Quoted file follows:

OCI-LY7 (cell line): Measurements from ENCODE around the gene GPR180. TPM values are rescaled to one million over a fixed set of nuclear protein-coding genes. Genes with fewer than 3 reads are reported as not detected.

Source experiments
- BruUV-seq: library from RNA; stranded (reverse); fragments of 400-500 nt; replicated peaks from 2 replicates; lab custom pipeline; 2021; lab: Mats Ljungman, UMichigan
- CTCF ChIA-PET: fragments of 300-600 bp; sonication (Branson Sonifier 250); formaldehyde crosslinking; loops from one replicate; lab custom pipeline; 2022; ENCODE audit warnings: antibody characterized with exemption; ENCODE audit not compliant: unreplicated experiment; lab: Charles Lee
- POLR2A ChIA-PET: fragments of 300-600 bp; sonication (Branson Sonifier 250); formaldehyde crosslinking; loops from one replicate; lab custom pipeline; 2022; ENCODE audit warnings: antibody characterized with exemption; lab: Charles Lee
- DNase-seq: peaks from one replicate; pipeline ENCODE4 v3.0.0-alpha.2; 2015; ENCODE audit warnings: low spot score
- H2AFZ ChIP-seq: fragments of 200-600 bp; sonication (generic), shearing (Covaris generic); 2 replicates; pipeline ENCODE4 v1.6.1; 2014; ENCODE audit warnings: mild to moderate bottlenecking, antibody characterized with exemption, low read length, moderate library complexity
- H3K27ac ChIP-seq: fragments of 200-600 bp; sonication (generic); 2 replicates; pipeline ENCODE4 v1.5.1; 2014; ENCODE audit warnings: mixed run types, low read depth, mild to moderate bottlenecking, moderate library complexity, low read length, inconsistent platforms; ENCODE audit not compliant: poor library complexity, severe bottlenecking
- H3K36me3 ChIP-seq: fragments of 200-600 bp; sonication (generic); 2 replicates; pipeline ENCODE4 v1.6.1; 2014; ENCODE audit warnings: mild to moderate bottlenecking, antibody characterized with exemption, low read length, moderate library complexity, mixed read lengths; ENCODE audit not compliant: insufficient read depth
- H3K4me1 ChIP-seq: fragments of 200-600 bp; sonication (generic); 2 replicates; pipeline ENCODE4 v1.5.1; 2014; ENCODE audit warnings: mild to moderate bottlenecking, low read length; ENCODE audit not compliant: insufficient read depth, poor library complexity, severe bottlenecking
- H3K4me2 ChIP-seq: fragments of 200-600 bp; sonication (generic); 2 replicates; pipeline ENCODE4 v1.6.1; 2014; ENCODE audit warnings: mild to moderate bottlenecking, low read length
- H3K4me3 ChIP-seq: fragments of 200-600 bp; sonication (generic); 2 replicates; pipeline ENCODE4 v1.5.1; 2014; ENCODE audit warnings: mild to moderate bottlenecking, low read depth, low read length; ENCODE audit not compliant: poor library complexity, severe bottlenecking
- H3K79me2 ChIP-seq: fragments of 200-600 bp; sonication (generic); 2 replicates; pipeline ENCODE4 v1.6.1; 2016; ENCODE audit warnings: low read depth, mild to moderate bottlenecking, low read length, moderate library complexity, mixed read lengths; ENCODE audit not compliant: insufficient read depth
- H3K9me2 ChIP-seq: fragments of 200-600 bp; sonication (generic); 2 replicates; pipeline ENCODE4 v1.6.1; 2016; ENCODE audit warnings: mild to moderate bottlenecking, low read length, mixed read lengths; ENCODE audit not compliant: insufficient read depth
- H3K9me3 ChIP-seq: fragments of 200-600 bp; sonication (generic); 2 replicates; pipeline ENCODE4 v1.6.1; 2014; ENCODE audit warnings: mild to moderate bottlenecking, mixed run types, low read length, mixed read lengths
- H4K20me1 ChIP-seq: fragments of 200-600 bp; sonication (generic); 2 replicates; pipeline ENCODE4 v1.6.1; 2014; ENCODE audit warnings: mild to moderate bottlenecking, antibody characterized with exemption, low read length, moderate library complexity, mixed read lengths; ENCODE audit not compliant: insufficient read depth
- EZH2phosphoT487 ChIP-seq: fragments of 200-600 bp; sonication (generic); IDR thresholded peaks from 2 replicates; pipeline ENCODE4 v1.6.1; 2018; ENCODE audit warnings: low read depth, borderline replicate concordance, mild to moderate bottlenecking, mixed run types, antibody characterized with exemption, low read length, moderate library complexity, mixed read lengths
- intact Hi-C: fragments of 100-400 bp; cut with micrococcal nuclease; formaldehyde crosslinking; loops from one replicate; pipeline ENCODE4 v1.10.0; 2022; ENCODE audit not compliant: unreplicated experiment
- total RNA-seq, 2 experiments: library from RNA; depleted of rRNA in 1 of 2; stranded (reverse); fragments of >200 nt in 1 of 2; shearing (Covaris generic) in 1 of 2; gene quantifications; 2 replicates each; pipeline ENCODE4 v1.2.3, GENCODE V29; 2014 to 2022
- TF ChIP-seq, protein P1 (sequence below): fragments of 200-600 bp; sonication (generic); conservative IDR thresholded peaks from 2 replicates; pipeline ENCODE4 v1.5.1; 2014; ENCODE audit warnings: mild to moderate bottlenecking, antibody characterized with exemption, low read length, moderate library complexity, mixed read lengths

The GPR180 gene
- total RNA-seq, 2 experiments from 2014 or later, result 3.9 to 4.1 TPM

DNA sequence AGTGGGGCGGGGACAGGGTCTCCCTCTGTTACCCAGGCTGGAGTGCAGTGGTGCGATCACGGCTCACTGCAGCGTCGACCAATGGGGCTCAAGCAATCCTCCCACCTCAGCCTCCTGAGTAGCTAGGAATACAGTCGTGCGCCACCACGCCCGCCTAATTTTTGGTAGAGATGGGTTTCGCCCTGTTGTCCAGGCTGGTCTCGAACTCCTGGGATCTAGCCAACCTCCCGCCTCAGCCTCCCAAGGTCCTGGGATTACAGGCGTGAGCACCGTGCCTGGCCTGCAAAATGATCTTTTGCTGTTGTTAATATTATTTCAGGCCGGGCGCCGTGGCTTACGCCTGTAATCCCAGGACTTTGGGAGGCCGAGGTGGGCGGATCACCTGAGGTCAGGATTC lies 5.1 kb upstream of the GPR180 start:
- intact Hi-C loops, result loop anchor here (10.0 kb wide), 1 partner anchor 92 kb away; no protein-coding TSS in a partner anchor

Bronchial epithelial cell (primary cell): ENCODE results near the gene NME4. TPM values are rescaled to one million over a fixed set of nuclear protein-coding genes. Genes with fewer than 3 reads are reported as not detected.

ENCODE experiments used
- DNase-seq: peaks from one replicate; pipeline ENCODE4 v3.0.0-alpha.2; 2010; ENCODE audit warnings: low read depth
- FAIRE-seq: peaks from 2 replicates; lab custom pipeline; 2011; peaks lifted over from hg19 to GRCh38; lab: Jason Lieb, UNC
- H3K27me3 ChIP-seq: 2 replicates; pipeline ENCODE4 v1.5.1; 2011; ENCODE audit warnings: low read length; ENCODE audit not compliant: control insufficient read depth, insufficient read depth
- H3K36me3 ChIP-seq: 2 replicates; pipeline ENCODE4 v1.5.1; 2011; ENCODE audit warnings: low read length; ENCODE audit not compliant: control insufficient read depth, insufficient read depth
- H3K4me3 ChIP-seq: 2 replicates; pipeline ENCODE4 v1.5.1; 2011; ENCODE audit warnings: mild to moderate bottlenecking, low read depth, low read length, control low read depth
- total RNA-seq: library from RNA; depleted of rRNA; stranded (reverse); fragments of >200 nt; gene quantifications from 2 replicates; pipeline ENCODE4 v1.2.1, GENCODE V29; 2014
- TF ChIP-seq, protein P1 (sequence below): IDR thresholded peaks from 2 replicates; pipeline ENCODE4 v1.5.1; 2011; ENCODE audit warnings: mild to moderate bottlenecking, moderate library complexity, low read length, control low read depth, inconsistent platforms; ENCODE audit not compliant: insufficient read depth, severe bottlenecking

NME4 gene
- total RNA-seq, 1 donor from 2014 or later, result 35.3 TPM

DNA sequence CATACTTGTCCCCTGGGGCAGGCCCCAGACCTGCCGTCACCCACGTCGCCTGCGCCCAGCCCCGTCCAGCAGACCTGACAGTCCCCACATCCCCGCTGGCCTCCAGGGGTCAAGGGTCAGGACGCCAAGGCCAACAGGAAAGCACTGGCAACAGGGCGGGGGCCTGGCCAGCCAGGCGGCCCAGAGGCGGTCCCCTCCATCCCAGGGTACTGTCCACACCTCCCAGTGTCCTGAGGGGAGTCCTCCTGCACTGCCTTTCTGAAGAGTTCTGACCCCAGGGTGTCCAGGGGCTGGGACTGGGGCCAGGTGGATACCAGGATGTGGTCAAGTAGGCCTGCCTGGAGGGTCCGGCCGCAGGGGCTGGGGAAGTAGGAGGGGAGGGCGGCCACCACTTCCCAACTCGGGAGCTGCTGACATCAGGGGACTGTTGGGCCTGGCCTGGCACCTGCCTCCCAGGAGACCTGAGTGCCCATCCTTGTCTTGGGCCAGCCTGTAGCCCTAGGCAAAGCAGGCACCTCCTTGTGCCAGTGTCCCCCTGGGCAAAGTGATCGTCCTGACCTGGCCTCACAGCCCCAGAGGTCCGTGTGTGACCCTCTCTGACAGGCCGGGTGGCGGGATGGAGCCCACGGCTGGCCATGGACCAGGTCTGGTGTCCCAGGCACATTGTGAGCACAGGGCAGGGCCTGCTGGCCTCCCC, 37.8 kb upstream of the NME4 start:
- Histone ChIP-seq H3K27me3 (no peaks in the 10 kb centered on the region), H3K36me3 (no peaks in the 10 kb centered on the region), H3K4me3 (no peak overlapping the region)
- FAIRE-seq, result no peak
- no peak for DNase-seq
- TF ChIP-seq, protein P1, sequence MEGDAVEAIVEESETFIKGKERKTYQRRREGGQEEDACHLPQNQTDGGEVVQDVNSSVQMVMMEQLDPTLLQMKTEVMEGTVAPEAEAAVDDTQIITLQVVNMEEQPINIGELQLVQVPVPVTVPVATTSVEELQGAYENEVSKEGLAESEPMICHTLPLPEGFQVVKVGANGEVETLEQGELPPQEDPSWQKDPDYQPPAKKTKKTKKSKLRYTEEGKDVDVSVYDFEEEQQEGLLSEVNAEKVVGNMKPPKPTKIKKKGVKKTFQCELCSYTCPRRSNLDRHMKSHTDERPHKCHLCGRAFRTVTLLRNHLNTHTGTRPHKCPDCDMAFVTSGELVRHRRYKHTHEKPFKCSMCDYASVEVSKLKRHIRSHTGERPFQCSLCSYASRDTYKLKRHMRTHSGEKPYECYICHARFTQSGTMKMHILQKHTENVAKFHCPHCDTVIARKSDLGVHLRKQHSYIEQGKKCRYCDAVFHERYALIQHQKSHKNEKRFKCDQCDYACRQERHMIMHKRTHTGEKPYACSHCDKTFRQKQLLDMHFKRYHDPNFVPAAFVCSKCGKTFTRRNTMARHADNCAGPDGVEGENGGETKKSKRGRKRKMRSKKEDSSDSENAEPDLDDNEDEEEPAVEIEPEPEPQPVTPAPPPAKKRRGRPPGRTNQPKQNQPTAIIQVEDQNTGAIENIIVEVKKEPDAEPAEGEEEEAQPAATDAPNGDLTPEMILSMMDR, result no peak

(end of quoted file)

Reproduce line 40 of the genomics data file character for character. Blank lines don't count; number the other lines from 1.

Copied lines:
- TF ChIP-seq, protein P1, sequence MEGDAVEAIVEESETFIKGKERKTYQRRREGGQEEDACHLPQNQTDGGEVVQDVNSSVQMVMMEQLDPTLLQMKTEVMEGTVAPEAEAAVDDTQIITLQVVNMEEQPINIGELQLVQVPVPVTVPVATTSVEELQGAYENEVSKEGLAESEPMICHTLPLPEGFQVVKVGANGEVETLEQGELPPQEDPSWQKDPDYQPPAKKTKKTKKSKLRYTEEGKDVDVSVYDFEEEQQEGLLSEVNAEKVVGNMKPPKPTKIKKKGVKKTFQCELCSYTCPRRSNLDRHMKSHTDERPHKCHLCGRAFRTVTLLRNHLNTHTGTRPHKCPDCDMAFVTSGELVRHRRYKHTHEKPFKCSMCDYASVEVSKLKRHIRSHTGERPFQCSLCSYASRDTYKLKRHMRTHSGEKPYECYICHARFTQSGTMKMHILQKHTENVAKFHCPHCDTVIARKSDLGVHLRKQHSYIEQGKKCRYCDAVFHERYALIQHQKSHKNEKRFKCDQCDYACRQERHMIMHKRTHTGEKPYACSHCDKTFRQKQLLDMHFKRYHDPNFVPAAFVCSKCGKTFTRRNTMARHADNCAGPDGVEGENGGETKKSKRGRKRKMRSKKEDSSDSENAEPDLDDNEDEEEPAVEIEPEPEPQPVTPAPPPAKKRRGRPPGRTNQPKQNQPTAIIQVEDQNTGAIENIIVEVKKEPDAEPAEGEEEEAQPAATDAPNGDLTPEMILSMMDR, result no peak